To remedy that, teachers have to make history more engaging. Everyone acknowledges students read less, so there is more emphasis on how subject matter is presented; there is less emphasis on facts and more time spent on relating secondary sources back to primary sources. The goal of the new AP is to have students think like historians. However, the change in approach requires placing more responsibility than ever on teachers. Unfortunately, with the education establishment dominated by liberals, reforms opened the door for left-leaning ideas to dominate. Reviewers developed the new exam to foster “critical thinking skills” – but apparently confused “critical thinking” with “criticism of America.”
That doesn’t sit very well with most conservatives, nor should it. The emphasis on historical thinking skills over facts and dates gives students the mistaken impression that history is merely a recitation of personal interpretations.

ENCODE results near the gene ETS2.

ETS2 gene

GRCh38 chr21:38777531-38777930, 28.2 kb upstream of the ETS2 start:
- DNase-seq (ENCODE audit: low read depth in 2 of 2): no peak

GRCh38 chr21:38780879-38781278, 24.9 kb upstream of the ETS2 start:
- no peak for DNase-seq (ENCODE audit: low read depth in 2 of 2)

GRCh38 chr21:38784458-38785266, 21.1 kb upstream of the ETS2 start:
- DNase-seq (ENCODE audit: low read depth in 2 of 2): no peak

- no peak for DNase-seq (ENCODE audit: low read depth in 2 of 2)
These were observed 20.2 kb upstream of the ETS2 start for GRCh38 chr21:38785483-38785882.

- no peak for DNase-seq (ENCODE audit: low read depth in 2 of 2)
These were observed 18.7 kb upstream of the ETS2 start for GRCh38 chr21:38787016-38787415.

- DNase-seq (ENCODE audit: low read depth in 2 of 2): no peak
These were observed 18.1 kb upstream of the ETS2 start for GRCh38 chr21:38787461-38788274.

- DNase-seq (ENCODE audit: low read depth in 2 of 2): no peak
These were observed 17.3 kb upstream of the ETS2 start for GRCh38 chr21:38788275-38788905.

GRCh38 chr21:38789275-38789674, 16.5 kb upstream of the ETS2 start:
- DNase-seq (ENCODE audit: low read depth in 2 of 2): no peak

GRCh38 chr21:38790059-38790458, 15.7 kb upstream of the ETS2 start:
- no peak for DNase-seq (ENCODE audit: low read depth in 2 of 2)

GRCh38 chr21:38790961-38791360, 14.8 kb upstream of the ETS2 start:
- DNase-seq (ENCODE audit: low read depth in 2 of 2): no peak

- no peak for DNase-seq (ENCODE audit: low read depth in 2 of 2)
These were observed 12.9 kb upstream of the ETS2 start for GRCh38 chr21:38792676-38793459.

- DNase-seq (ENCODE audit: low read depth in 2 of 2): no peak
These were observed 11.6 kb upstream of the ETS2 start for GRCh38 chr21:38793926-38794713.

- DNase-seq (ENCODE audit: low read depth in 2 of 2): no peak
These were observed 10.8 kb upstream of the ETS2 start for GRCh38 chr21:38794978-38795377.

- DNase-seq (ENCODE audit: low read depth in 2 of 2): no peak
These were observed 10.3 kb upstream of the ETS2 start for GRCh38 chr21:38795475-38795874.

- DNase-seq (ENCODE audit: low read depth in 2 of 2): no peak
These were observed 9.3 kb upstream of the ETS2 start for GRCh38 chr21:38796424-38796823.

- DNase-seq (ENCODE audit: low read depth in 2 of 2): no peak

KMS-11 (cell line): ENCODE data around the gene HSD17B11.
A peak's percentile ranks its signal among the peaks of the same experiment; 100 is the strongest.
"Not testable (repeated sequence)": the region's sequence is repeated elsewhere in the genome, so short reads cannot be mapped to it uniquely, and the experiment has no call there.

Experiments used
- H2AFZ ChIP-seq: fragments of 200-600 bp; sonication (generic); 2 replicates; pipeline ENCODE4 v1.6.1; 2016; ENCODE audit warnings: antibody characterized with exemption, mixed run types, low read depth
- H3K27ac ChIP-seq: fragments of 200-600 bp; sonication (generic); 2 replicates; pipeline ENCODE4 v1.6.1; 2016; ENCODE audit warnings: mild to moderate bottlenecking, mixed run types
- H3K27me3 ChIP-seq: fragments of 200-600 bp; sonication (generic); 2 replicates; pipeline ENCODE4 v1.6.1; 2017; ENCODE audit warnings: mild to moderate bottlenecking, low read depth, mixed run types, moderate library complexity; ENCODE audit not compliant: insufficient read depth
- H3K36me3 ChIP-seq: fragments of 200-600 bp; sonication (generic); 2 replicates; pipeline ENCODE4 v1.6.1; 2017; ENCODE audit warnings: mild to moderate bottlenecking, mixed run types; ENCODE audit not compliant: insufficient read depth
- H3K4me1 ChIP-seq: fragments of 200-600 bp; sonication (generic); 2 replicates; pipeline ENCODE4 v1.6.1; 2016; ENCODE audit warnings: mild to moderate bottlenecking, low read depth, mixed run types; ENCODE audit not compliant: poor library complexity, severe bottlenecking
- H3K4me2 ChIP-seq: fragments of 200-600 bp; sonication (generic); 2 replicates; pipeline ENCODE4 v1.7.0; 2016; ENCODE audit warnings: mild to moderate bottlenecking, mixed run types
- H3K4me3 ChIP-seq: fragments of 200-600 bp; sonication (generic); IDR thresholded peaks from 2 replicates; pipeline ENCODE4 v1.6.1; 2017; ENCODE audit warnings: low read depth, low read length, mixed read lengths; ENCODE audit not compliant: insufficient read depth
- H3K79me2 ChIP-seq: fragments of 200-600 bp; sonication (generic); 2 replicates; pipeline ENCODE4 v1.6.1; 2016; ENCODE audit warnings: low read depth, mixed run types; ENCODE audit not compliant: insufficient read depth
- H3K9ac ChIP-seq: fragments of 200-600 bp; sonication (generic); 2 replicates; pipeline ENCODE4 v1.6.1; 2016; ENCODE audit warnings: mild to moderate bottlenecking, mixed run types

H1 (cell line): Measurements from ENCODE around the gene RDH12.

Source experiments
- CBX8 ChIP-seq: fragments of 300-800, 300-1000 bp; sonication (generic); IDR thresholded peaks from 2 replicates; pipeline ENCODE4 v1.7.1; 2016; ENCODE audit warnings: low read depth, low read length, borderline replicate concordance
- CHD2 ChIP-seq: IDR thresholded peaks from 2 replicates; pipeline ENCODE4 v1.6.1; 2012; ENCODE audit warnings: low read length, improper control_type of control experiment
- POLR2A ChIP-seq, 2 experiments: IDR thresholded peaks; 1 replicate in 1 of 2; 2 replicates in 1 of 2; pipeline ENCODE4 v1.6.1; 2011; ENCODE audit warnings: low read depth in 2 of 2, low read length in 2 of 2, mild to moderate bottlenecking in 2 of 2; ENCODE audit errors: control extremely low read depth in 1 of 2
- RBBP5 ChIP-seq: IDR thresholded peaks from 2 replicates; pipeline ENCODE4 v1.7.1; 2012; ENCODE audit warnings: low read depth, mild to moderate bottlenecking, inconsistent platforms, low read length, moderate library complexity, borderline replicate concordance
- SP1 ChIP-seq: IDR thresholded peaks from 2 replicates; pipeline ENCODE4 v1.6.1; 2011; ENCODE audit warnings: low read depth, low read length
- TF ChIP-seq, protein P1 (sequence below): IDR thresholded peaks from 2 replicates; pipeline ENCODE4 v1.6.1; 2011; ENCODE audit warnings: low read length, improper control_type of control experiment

Creating students who think like historians sounds high-minded. However, it also assumes students have a basic grasp on facts, dates and concepts. How can you be a “historian” without having a thorough grasp of the basics? The new framework asks students to understand and interpret events but fails to provide them a solid understanding of facts or the context in which events took place. The fact is, AP History covers less and provides a left-leaning view of history. It asks teachers to do more to “interpret” history and engage students – but that also provides the opportunity to indoctrinate students.